It was interesting enough, but until Maddow explained what MSNBC was doing it just looked like the typical chyrons networks use. Was FordÂ saying that the U.S. has the most deaths? No, she wasn’t.
The Washington Post’s well-regarded fact-checker called Monday night « a fire hose of false or misleading claims. »Â
Charlie Kirk, founder of Turning Point USA, speaks during the Republican National Convention at the Mellon Auditorium in Washington, D.C., Monday, Aug. 24, 2020. (Photo: Republican National Convention)
Trump and others had touted a kinder, gentler convention. But they tossed that notion out the window early on. Charlie Kirk,Â the head of Turning Point USA and a loyal Trump supporter, said, âI am here to tell you â¦ to warn youâ of what wouldÂ happen if Biden were elected. He also called Trump âthe bodyguard of Western civilization,â if you were wondering about that cult-like aspect.
This was in stark contrast to how Democrats adapted to the COVID-19 pandemic and how it forced changes to the format. Neither convention had the packed auditoriums and screaming crowds and wild costumes. But where Democrats embraced the intimacy of a virtual experience, Republicans, at least on the first night, went for more of an old-school feel, with speakers standing at a podium delivering addresses that more often than not served as a dire warning if Trump is not reelected.
In this image from video, Mark and Patricia McCloskey speak from St. Louis, during the first night of the Republican National Convention Monday, Aug. 24, 2020. (Photo: AP)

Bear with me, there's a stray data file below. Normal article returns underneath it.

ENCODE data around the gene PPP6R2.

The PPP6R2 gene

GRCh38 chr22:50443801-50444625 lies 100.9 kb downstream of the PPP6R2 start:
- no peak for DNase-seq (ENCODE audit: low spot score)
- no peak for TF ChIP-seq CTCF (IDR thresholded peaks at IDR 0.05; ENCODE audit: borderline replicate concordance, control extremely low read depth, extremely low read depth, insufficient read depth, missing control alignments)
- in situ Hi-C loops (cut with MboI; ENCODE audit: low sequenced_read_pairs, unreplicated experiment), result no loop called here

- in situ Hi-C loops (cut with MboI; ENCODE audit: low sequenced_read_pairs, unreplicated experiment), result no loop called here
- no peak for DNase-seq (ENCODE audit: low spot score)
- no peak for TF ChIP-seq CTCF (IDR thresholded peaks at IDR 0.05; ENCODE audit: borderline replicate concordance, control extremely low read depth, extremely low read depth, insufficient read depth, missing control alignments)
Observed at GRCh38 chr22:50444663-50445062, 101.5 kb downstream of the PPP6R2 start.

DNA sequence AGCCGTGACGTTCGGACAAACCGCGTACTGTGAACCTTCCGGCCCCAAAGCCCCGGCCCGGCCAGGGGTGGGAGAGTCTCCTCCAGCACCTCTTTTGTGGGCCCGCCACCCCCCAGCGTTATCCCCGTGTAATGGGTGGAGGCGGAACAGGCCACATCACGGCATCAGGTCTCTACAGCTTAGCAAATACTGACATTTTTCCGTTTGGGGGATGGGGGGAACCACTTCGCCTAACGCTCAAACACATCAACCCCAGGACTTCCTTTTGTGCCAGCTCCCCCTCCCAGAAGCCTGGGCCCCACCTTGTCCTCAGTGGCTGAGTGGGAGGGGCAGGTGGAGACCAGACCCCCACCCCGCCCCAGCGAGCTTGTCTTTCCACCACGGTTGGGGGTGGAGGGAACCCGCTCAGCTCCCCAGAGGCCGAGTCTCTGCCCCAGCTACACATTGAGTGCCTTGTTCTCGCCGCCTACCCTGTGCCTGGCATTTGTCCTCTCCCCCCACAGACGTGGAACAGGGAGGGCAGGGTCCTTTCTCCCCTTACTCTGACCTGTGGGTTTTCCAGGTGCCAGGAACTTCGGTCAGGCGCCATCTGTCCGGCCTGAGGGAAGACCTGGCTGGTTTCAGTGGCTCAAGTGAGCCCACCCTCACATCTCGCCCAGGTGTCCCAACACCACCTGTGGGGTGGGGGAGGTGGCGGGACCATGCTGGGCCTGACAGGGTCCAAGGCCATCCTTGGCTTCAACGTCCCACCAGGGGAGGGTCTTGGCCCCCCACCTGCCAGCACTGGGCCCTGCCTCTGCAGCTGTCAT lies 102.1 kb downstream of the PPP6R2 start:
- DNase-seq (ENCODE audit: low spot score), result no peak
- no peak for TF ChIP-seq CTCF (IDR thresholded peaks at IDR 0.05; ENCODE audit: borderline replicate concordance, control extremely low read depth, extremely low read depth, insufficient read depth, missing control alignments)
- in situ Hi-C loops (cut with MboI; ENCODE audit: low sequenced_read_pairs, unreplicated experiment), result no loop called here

Not all of them, though, spoke in what amounted to an empty hall. Mark and Patricia McCloskey, who became internet famous after waving guns at Black Lives Matter protesters peacefully marching past their mansion, spokeÂ about the danger to âquiet neighborhoodsâ if Biden wins. Thatâs whatâs known as a dog whistle.
Race was a big part of the presentation â Tim Scott, the only Black Republican U.S. senator, was the nightâs final speaker, saying his family went from cotton fields to Congress. Haley said, âAmerica is not a racist country.â She also said that, as the daughter of Indian immigrants, âWe faced discrimination and hardship. But my parents never gave in to grievance and hate.â
Scott and Haley made some sense in the course of the proceedings. Donald Trump Jr., on the other hand. â¦
Donât mistake this as saying the Democrats, though widely praised for how they pulled off a virtual convention, did this better. They didnât. Both parties used the forced adaptations to the format effectively, and to appeal to their core supporters. But the contrasts could not have been more stark â by design.
Whether thatâs a good thing or a bad thing depends entirely on your feelings about Trump. He wouldnât have it any other way.